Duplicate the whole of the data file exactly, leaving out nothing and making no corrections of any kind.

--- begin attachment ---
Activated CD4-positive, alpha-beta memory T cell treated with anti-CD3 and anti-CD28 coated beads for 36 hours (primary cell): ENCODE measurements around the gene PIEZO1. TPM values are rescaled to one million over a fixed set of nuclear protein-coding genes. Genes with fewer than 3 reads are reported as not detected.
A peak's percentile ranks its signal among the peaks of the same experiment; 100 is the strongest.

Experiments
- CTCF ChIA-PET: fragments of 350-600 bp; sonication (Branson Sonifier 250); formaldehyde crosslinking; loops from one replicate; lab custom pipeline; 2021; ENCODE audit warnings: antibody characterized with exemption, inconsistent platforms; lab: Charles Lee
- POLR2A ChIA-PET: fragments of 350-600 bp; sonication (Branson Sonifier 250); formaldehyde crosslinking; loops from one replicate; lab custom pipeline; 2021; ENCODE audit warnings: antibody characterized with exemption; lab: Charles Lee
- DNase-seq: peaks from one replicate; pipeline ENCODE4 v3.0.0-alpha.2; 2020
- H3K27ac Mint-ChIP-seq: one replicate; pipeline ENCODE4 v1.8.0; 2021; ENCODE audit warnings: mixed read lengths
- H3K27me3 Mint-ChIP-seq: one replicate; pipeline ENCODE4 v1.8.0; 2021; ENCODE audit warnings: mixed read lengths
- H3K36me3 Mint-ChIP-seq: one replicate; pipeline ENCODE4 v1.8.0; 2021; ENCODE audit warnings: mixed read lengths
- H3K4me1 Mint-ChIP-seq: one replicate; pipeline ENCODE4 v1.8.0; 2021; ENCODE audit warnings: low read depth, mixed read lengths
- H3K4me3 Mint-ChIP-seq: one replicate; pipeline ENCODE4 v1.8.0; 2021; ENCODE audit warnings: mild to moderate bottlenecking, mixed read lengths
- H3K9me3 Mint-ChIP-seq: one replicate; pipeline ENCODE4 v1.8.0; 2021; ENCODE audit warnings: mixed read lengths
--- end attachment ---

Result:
Activated CD4-positive, alpha-beta memory T cell treated with anti-CD3 and anti-CD28 coated beads for 36 hours (primary cell): ENCODE measurements around the gene PIEZO1. TPM values are rescaled to one million over a fixed set of nuclear protein-coding genes. Genes with fewer than 3 reads are reported as not detected.
A peak's percentile ranks its signal among the peaks of the same experiment; 100 is the strongest.

Experiments
- CTCF ChIA-PET: fragments of 350-600 bp; sonication (Branson Sonifier 250); formaldehyde crosslinking; loops from one replicate; lab custom pipeline; 2021; ENCODE audit warnings: antibody characterized with exemption, inconsistent platforms; lab: Charles Lee
- POLR2A ChIA-PET: fragments of 350-600 bp; sonication (Branson Sonifier 250); formaldehyde crosslinking; loops from one replicate; lab custom pipeline; 2021; ENCODE audit warnings: antibody characterized with exemption; lab: Charles Lee
- DNase-seq: peaks from one replicate; pipeline ENCODE4 v3.0.0-alpha.2; 2020
- H3K27ac Mint-ChIP-seq: one replicate; pipeline ENCODE4 v1.8.0; 2021; ENCODE audit warnings: mixed read lengths
- H3K27me3 Mint-ChIP-seq: one replicate; pipeline ENCODE4 v1.8.0; 2021; ENCODE audit warnings: mixed read lengths
- H3K36me3 Mint-ChIP-seq: one replicate; pipeline ENCODE4 v1.8.0; 2021; ENCODE audit warnings: mixed read lengths
- H3K4me1 Mint-ChIP-seq: one replicate; pipeline ENCODE4 v1.8.0; 2021; ENCODE audit warnings: low read depth, mixed read lengths
- H3K4me3 Mint-ChIP-seq: one replicate; pipeline ENCODE4 v1.8.0; 2021; ENCODE audit warnings: mild to moderate bottlenecking, mixed read lengths
- H3K9me3 Mint-ChIP-seq: one replicate; pipeline ENCODE4 v1.8.0; 2021; ENCODE audit warnings: mixed read lengths